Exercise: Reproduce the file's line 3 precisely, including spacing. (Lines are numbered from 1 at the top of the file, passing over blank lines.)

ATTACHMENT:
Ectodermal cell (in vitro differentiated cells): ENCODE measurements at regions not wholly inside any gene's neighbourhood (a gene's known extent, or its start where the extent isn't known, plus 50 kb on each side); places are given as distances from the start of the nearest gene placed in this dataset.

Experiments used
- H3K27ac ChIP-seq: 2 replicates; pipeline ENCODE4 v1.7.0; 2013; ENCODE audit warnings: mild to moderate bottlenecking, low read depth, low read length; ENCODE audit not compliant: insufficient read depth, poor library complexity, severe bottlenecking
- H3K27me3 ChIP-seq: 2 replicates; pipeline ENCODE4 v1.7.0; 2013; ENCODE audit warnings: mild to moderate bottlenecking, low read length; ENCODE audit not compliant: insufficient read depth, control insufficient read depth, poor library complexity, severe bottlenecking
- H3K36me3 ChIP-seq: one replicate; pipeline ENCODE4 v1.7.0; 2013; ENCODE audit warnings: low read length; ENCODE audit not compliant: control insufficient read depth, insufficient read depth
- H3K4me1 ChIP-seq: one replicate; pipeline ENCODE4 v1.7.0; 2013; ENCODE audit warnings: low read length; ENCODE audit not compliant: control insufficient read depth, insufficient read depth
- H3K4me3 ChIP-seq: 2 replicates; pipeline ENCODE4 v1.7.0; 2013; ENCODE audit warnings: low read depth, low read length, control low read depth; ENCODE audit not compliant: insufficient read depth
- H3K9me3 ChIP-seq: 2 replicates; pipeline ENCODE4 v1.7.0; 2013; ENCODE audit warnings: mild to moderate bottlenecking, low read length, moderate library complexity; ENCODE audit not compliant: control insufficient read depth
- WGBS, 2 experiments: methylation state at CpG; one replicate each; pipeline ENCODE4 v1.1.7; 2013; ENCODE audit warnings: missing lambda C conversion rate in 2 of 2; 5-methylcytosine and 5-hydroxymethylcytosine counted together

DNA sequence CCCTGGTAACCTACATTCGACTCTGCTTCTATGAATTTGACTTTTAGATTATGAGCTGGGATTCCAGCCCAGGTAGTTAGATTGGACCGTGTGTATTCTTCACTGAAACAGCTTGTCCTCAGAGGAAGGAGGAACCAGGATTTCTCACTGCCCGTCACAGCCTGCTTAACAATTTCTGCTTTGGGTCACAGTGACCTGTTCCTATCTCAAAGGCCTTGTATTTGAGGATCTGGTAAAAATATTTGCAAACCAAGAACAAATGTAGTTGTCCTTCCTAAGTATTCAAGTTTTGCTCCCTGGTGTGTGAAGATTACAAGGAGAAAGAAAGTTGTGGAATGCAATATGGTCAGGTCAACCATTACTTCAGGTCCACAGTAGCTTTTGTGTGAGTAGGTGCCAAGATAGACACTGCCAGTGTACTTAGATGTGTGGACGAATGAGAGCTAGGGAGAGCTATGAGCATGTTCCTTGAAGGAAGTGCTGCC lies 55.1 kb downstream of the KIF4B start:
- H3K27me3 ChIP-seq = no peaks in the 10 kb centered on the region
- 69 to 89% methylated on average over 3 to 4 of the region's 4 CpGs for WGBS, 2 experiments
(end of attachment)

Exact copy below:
- H3K27ac ChIP-seq: 2 replicates; pipeline ENCODE4 v1.7.0; 2013; ENCODE audit warnings: mild to moderate bottlenecking, low read depth, low read length; ENCODE audit not compliant: insufficient read depth, poor library complexity, severe bottlenecking